Sunday, April 20, 2014

It's the small bribes that suck us in

The shocking thing about the gifts and favours uncovered by the NSW Independent Commission Against Corruption is that they are small.

Australian Water Holdings gave the Liberal Party $75,000 - a tiny sum compared to the $1 billion contract it was seeking. It sent the premier a $3000 bottle of wine. Its behaviour is typical. At the height of the ferociously fought battle over the plain packaging of cigarettes in 2010-11 British American Tobacco gave the Liberal Party $184,565. It did it in small parcels - $2200 to the NSW branch, $10,000 to the Victorian branch, a further $5500 to the NSW branch and so on.

Most political donations are even smaller. Away from politics they are puny. Doctors routinely get pens and free samples from drug companies. They cost the companies nothing compared to what’s at stake.

Yet they work. Equally shocking is the finding from laboratory experiments that small gifts achieve more than big ones. Truly.

A few years back professors Ulrike Malmendier and Klaus Schmidt from US National Bureau of Economic Research discovered that while a small gift persuaded the recipient to award contracts to the donor’s company 68 per cent of the time (instead of 50), a gift worth three times as much cut the response back to 50 per cent, which was no better than if there been no gift at all.

The finding has disturbing implications for legislators' attempts to wind back the impact of donations by limiting their size. It suggests they will achieve little.

The study is called You Owe Me. It could have been titled: ''When less buys more''.

Malmendier and Schmidt investigated a special situation, one in which a decision maker receives a gift intended to persuade him or her to select the donor’s product over another one for a third party. In the case of the government, that third party is the taxpayer. In the case of a doctor it’s their patient; in the case of a financial adviser, their client.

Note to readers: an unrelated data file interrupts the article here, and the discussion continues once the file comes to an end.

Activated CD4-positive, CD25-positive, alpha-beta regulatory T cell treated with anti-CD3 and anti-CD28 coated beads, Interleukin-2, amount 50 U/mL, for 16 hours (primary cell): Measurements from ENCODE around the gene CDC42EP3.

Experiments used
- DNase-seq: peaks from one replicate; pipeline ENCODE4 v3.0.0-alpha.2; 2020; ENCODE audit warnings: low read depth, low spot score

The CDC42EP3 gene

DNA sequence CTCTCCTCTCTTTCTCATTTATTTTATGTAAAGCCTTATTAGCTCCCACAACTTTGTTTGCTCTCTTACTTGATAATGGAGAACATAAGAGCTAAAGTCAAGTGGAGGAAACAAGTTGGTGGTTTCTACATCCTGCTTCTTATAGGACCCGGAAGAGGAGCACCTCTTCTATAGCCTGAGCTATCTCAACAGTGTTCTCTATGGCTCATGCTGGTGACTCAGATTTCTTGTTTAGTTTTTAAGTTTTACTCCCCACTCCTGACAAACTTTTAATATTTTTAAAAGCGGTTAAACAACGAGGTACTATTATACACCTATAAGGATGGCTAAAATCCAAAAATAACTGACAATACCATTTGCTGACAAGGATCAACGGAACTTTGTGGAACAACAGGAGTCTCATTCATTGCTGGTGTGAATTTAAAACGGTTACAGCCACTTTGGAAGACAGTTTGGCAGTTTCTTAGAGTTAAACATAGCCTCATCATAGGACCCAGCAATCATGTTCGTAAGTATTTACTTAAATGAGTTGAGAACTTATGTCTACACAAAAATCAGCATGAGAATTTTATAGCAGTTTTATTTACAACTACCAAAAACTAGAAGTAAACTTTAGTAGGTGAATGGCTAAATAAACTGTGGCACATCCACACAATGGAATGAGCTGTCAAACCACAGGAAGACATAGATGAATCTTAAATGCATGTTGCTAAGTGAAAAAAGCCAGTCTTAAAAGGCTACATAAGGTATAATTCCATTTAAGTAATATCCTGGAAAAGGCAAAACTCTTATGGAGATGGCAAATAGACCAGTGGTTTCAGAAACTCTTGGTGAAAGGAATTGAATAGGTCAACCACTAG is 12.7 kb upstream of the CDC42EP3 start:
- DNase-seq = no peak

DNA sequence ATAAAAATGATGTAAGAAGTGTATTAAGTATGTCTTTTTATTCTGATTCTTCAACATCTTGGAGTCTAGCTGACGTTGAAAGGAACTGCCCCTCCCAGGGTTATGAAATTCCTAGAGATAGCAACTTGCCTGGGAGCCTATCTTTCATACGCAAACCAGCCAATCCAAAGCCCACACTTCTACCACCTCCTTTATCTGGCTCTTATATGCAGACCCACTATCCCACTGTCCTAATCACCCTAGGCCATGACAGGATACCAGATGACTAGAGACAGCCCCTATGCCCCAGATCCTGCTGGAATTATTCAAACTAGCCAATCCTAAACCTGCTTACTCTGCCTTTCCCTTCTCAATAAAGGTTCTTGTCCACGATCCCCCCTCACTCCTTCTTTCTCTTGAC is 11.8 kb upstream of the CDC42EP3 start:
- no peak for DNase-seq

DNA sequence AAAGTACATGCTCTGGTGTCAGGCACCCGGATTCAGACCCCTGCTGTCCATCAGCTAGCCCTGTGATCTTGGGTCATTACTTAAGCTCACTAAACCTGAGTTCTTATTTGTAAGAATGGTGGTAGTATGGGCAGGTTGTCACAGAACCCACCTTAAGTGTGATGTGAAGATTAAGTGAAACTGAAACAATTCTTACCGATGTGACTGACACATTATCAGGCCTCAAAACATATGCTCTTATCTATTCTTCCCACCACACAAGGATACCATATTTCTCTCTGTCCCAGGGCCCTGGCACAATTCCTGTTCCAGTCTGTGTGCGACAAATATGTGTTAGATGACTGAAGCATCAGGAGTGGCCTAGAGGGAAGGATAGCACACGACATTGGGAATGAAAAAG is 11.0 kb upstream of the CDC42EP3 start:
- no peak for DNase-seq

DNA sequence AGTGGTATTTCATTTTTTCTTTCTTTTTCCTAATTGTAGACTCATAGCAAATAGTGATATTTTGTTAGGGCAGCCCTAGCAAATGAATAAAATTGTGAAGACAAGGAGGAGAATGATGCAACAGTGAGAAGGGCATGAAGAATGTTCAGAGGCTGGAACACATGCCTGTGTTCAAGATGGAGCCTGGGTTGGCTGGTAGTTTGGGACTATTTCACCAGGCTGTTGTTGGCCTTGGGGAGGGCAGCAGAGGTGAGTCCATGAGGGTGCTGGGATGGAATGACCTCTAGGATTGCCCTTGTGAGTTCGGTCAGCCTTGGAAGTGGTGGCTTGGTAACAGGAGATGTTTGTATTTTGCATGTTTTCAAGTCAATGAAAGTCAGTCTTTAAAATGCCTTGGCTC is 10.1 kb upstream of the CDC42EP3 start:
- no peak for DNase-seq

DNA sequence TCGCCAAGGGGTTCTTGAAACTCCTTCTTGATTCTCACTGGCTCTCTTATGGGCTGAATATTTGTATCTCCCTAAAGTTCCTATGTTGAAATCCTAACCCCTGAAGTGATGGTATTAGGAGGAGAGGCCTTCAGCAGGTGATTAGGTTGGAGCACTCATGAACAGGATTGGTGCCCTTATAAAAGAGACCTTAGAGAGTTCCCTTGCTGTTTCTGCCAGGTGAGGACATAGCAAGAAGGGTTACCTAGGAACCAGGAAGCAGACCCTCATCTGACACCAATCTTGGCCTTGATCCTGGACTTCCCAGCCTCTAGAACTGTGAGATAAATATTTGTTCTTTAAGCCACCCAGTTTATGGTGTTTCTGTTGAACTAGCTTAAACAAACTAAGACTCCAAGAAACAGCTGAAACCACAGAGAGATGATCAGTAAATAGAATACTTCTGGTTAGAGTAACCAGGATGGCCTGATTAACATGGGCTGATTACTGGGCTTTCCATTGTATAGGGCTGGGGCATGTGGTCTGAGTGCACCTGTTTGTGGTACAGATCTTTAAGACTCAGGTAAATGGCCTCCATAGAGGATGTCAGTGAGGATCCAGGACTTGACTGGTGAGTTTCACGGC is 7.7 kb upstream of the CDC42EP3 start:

What’s special about that situation is that the cost of bad decisions isn’t borne by the person who makes them. It is borne by their client.

Malmendier and Schmidt deliberately designed their experiment to make it unlikely the gifts would have any effect at all. Gifts and bribes are usually thought to be influential only if the recipient knows they will see the donor again, or if the donor will find out whether or not they’ve selected the donor’s product.

In 15 rounds of experiments with 350 students they made sure neither condition applied. After the gift the recipient never saw the donor again and the donor never found out whether it had any effect.

And they made sure the recipients knew the gift is intended to influence them.

Yet they found the effects of small gifts were huge.

Even where the products offered by the donor were clearly worse than those offered by the non-donor the decision makers chose the the worse over the better product almost 50 per cent of the time, compared to only 10 per cent when there were no donations.

As the size of the donations increased their effectiveness waned.

Their explanation for the effectiveness of small donations is that they create a special bond, what they refer to as the “dark side” of our desire to be social. Put starkly, we find it hard not to be nice to someone who has just been nice to us, even if we know it’s a trick.

And we do seem to know. Asked whether the donors were trying to influence them or just being nice, almost all of the decision makers said the gifts were an attempt to buy influence. Doctors would doubtless say the same thing about gifts from drug companies.

Big gifts may be less effective than small gifts in part because they are so visible as to be unsettling. Few people like to admit to themselves that they being bribed.

The findings suggest that rules that require the disclosure of donations above a certain size are the wrong way around. They would have more effect if they focused on donations below a certain size. And making donations public has little effect. Another part of the experiment found the decision makers behaved in exactly the same way whether or not the client knew they had been accepting small gifts.

The implications go beyond politics.

Labor outlawed commissions for financial advisers in 2013. The Coalition plans to bring them back in a limited way by allowing banks to pay their staff ''volume-based'' bonuses of up to 10 per cent of their total wages.

It is an extraordinarily bad idea.

The small rewards the Coalition would allow may enable the banks to skew the recommendations of their staff more effectively than the big ones they would not. Small rewards are pernicious. They sneak in under our radar.

In The Age and Sydney Morning Herald